The excellent QLocal website reports on some upcoming skullduggery from the Tory LCC that will, hopefully for them, raise £millions for the county slush fund. “Homeowners across Ormskirk, Aughton and Burscough could be vulnerable to being charged hundreds and possibly thousands of pounds to park their cars on their own driveways. The County Council’s begun to implement legislation (Section 184 of the Highways Act 1980), which enables it to charge homeowners to put in dropped kerbs if they are parking a car on their own driveway”.
And, quickly into spasms of indigation, Labour’s Cnty Cllr Hasina Khan (Chorley North), and Ormskirk’s John Fillis, Shadow Spokesperson Cabinet Highways and Transport, have castigated LCC because “This is a Conservative ‘Kerb Tax’ that is targeting ordinary people in their own homes, squeezing people for every penny they can get out of them”.
In October LCC introduced its latest “Highways Management Plan Code of Practice Vehicle Crossings” the scope of which is that “This Code of Practice has been drafted with reference to Section 184 of the Highways Act 1980 which gives the county council powers, as Highway Authority, to insist on proper construction of a crossing at an acceptable location, to authorise developers to execute construction of vehicle crossings in accordance with approved plans and also, following an application, to approve the location and design of vehicle crossings to be constructed at the applicant’s expense. The Highway Authority also has powers to take action should an unacceptable crossing affect the highway. This Code of Practice covers the provision of vehicle crossings at residential properties and the construction of vehicle crossings associated with developments”.
“The County Council encourages all occupiers of residential premises, wherever possible, to garage or park their vehicles off the road. Where they need to cross a kerb, verge or footway in a motor vehicle to reach their property, at an acceptable location, the crossing point, also referred to as a ‘vehicular crossing’ or ‘dropped kerb’, must have been approved by the County Council as local Highway Authority”.
As Cllr Fillis stated to Roger Blaxall “The legislation that supports this action has been around for years. But during the time of the Labour administration it was never used in such a cynical manner to raise funds to prop up the county coffers”.
And perhaps the key word is “could” in respect of homeowners being charged this “kerb tax”. They “could” if for example the local builder didn’t have the legal right to do such work. Builders don’t own the public highways, or any of the apparatus within it. And if you drive onto the public highway and damage services or the pavement, you are likely to be liable for an enormous bill and it’s illegal. The Highways Act 1980 Section 184, makes it an offence to drive a vehicle across a footway, or verge, where there is no proper vehicle crossover. It allows for the Highway Authority (or its Agent) to agree to a new vehicle crossover to be constructed. New drop kerb vehicle crossings were historically called carriage crossings. They include both the physical lowering of the kerb (the dropped kerb) and a permission to allow a vehicle to cross the public footway. The entire costs in design and construction of the dropped kerb entrance are usually paid by the applicant.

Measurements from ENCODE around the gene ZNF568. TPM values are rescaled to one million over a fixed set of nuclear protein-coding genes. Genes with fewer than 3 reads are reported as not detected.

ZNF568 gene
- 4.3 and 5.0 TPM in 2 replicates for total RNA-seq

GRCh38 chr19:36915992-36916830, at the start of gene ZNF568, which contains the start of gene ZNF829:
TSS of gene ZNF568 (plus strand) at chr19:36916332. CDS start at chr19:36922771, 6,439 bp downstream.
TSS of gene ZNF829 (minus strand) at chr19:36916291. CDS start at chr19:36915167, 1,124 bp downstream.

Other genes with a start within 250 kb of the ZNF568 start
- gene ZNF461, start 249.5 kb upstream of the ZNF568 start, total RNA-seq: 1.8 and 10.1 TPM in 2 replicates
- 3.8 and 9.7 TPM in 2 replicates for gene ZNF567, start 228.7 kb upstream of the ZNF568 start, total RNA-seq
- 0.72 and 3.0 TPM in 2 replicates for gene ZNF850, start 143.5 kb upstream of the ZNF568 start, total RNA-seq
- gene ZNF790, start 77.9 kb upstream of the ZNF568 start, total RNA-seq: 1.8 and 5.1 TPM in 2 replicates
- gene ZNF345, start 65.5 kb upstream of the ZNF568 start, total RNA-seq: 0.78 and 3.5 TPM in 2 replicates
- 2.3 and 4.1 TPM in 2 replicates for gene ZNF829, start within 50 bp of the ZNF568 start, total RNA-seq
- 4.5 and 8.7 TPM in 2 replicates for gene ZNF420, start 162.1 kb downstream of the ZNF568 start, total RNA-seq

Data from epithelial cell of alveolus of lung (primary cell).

This, below, is the first letter that has created the Labour furore.
Highways Management Plan – Vehicle Crossings Code of Practice – October 2017
Phone: (01772) 53Tel No
Fax: (01772) 53Fax No
Email: email firstname.lastname@example.org
HIGHWAYS ACT 1980 SECTION 184 (1) AND (7)
LETTER 2 – VEHICLES CROSSING OVER FOOTWAYS AND VERGES
We wrote to you on [insert date] regarding your use of the footway [and verge on xxxxx highway name]. During a routine inspection you have been observed continuing to cross the footway [and verge] without a properly constructed vehicle crossing. Please find enclosed a further copy of our fact sheet explaining vehicular crossings in more detail and a copy of our fact sheet relating to making an application detailing the services that Lancashire County Council can provide. I must insist that you cease to run your vehicle over the footway forthwith. For your information I have enclosed a copy of letter one sent to you dated [insert date].
We look forward to hearing from you at your earliest opportunity.
Followed by this
HAND DELIVERED Date:
HIGHWAYS ACT 1980 – SECTION 184
Notice to Construct Vehicular Crossing
Land at [insert location]
I refer to the letter and Notice served on you on the [insert date]. [As discussed with you on[insert date], Lancashire County Council as the Highway Authority does now legally have the power to go ahead with the work and then re-charge the costs. Arrangements have been made to carry out these works and work to construct the vehicle crossing outside your property will commence on [insert date]. We will endeavour to provide you with access to your property during the works and anticipate completion within 2 days unless a problem is encountered during the work.
Upon completion an invoice will be raised for the amount of [insert amount] and delivered to you for payment. If you wish to discuss this matter further you can call me on [insert number].
Tory highway robbery? Probably!